Despite the intrigue, Daniela adds Lain to the list of folks Daphne and she must outrun to stay alive. But as they plan their trip to Mexico, they soon discover that list is much longer than they thought. And they uncover a few other things, too, about Daniela’s true identity….


Important Update 2/26/17: Recently someone pointed out the problematic aspects of this book. I encourage reading their review before even considering reading Santa Muerte. Please read this review over on Goodreads before proceeding.


For me, Santa Muerte was a mixed bag. There were some aspects of the story that I loved, but there were also some aspects of the story that I was not totally sold on. Overall, Santa Muerte was an enjoyable read. I saw a lot of potential in the setting and characters, and hope that the next installment of the series lives up to it all the aspects it has going for it.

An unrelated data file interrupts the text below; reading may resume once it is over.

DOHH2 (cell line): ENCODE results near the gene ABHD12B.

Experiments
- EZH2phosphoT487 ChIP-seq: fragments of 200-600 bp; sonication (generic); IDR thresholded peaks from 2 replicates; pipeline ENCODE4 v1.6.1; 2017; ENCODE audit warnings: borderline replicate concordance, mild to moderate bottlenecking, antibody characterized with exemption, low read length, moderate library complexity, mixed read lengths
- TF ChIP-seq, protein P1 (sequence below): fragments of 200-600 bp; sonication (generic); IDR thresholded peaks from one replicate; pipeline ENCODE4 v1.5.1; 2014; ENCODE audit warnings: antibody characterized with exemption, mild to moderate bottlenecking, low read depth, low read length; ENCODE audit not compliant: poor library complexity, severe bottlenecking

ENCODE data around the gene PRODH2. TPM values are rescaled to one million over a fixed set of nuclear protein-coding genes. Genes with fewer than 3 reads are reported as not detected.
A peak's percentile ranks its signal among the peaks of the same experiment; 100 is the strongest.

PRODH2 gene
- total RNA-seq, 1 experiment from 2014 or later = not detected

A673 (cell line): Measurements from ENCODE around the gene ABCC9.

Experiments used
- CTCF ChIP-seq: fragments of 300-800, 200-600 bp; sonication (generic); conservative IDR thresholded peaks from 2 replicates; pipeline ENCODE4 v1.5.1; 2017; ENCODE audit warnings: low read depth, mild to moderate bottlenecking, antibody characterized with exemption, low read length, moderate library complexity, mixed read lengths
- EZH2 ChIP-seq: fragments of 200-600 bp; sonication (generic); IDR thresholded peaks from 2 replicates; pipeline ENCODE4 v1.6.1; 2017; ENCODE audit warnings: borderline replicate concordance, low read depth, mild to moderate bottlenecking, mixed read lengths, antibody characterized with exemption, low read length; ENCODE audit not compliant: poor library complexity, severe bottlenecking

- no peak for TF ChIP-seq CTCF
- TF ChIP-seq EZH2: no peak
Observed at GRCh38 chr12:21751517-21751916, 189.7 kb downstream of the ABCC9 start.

Santa Muerte had a lot going on. Plot wise there were a ton of different elements mixed into the story. At times, this was both a blessing and a curse.

The setting of Santa Muerte was very much an assortment of elements from a lot of different genres. There’s time travel and robots, but there’s also witches, grave robbing, and realm hopping along with a mixture of Mexican folklore. The combination was ambitious. While I liked the bare bones of the worldbuilding, the execution wasn’t quite there. Because of the shortness of Santa Muerte, there simply was not enough content or time to build up the complex setting. The technological/futuristic aspect of Santa Muerte suffered the most because of this and the fact that most of the story takes place in the past.